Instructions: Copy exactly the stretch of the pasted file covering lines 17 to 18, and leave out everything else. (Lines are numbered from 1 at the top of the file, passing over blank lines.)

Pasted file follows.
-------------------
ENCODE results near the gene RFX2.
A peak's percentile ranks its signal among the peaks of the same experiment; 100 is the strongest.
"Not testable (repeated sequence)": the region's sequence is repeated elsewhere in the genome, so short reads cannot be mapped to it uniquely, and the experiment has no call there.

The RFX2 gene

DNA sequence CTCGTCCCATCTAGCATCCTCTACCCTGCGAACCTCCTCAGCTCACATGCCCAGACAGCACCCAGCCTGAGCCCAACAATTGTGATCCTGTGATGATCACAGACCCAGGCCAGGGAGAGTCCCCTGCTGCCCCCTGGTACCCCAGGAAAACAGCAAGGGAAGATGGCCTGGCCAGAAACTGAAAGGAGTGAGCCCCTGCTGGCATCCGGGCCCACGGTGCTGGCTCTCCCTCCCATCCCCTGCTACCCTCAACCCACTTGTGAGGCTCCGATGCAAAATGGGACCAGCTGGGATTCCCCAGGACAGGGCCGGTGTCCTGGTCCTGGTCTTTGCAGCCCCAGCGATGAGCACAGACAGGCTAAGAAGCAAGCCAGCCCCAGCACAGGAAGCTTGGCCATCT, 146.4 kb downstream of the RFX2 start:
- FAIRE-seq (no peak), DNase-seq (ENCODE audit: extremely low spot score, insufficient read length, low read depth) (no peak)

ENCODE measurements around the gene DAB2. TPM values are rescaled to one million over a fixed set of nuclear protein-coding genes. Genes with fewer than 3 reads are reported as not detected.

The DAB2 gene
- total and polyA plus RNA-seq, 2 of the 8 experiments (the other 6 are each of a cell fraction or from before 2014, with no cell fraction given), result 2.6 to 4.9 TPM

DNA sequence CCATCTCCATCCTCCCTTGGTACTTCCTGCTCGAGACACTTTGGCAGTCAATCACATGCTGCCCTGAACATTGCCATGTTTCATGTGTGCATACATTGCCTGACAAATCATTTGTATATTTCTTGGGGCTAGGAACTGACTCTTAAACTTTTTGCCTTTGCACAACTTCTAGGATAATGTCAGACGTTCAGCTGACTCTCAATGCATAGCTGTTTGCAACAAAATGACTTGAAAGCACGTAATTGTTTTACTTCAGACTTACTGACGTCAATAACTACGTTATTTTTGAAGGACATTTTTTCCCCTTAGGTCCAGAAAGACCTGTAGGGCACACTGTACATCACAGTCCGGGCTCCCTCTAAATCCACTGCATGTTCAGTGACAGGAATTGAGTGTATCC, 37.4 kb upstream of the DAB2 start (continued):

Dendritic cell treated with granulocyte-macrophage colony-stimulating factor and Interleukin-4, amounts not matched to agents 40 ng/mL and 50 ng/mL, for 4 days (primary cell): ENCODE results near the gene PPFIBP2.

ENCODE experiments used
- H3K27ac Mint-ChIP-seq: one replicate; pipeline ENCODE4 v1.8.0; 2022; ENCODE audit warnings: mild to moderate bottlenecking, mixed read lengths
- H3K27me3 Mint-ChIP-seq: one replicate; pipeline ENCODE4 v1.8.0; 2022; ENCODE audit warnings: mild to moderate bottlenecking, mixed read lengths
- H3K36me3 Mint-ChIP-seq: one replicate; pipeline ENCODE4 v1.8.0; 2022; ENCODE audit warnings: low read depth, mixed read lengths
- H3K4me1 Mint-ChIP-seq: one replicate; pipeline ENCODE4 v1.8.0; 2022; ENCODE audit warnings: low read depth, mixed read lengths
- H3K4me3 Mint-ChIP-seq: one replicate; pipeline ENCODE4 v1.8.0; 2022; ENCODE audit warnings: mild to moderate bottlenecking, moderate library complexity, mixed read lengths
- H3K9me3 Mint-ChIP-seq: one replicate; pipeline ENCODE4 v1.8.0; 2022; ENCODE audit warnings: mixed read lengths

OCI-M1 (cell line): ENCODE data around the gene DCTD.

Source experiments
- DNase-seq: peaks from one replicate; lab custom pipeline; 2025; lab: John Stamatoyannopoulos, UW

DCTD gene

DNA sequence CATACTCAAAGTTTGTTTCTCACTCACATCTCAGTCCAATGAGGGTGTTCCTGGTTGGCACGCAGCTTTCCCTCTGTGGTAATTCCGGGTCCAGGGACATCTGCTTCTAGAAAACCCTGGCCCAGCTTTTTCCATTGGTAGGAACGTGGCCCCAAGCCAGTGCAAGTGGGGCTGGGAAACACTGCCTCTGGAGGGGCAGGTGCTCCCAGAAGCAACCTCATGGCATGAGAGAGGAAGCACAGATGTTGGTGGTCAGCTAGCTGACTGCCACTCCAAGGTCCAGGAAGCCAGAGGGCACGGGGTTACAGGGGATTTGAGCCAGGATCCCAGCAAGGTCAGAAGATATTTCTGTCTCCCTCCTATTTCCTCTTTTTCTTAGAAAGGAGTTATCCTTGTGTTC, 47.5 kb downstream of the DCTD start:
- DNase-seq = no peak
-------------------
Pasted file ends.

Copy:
- H3K4me3 Mint-ChIP-seq: one replicate; pipeline ENCODE4 v1.8.0; 2022; ENCODE audit warnings: mild to moderate bottlenecking, moderate library complexity, mixed read lengths
- H3K9me3 Mint-ChIP-seq: one replicate; pipeline ENCODE4 v1.8.0; 2022; ENCODE audit warnings: mixed read lengths